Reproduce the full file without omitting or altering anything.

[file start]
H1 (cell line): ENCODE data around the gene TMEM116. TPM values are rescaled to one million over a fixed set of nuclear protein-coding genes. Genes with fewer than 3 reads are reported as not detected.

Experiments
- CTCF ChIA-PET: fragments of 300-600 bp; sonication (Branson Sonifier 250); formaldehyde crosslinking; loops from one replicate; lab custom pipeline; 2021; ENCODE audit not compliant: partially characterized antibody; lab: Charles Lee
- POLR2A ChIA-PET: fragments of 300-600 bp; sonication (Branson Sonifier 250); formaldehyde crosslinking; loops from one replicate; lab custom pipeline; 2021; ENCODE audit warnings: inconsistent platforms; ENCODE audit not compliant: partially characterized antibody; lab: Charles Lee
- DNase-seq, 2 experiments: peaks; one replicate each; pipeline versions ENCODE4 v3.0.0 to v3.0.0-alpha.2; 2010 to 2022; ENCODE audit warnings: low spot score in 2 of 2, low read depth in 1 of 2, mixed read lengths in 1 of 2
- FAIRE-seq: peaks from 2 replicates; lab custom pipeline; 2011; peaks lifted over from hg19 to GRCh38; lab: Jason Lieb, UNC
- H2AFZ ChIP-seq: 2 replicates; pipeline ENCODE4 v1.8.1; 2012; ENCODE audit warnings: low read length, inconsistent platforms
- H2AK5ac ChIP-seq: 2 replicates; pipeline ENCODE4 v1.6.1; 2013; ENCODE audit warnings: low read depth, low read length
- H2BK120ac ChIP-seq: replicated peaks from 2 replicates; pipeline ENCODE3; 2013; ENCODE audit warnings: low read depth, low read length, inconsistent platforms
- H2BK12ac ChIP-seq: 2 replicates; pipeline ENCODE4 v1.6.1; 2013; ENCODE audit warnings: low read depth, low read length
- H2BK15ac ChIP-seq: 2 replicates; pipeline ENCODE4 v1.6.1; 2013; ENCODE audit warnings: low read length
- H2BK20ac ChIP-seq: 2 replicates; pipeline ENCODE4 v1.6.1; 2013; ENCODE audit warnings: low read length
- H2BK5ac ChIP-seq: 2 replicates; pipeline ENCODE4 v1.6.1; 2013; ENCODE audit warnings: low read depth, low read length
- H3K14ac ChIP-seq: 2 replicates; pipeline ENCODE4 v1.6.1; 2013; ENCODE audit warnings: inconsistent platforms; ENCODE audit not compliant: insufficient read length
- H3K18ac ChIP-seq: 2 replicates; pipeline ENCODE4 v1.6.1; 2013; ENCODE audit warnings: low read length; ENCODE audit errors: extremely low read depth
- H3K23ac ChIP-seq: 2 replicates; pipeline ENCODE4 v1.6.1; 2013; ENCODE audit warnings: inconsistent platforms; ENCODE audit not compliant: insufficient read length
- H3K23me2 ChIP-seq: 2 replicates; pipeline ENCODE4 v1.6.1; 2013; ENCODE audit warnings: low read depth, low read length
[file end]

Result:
H1 (cell line): ENCODE data around the gene TMEM116. TPM values are rescaled to one million over a fixed set of nuclear protein-coding genes. Genes with fewer than 3 reads are reported as not detected.

Experiments
- CTCF ChIA-PET: fragments of 300-600 bp; sonication (Branson Sonifier 250); formaldehyde crosslinking; loops from one replicate; lab custom pipeline; 2021; ENCODE audit not compliant: partially characterized antibody; lab: Charles Lee
- POLR2A ChIA-PET: fragments of 300-600 bp; sonication (Branson Sonifier 250); formaldehyde crosslinking; loops from one replicate; lab custom pipeline; 2021; ENCODE audit warnings: inconsistent platforms; ENCODE audit not compliant: partially characterized antibody; lab: Charles Lee
- DNase-seq, 2 experiments: peaks; one replicate each; pipeline versions ENCODE4 v3.0.0 to v3.0.0-alpha.2; 2010 to 2022; ENCODE audit warnings: low spot score in 2 of 2, low read depth in 1 of 2, mixed read lengths in 1 of 2
- FAIRE-seq: peaks from 2 replicates; lab custom pipeline; 2011; peaks lifted over from hg19 to GRCh38; lab: Jason Lieb, UNC
- H2AFZ ChIP-seq: 2 replicates; pipeline ENCODE4 v1.8.1; 2012; ENCODE audit warnings: low read length, inconsistent platforms
- H2AK5ac ChIP-seq: 2 replicates; pipeline ENCODE4 v1.6.1; 2013; ENCODE audit warnings: low read depth, low read length
- H2BK120ac ChIP-seq: replicated peaks from 2 replicates; pipeline ENCODE3; 2013; ENCODE audit warnings: low read depth, low read length, inconsistent platforms
- H2BK12ac ChIP-seq: 2 replicates; pipeline ENCODE4 v1.6.1; 2013; ENCODE audit warnings: low read depth, low read length
- H2BK15ac ChIP-seq: 2 replicates; pipeline ENCODE4 v1.6.1; 2013; ENCODE audit warnings: low read length
- H2BK20ac ChIP-seq: 2 replicates; pipeline ENCODE4 v1.6.1; 2013; ENCODE audit warnings: low read length
- H2BK5ac ChIP-seq: 2 replicates; pipeline ENCODE4 v1.6.1; 2013; ENCODE audit warnings: low read depth, low read length
- H3K14ac ChIP-seq: 2 replicates; pipeline ENCODE4 v1.6.1; 2013; ENCODE audit warnings: inconsistent platforms; ENCODE audit not compliant: insufficient read length
- H3K18ac ChIP-seq: 2 replicates; pipeline ENCODE4 v1.6.1; 2013; ENCODE audit warnings: low read length; ENCODE audit errors: extremely low read depth
- H3K23ac ChIP-seq: 2 replicates; pipeline ENCODE4 v1.6.1; 2013; ENCODE audit warnings: inconsistent platforms; ENCODE audit not compliant: insufficient read length
- H3K23me2 ChIP-seq: 2 replicates; pipeline ENCODE4 v1.6.1; 2013; ENCODE audit warnings: low read depth, low read length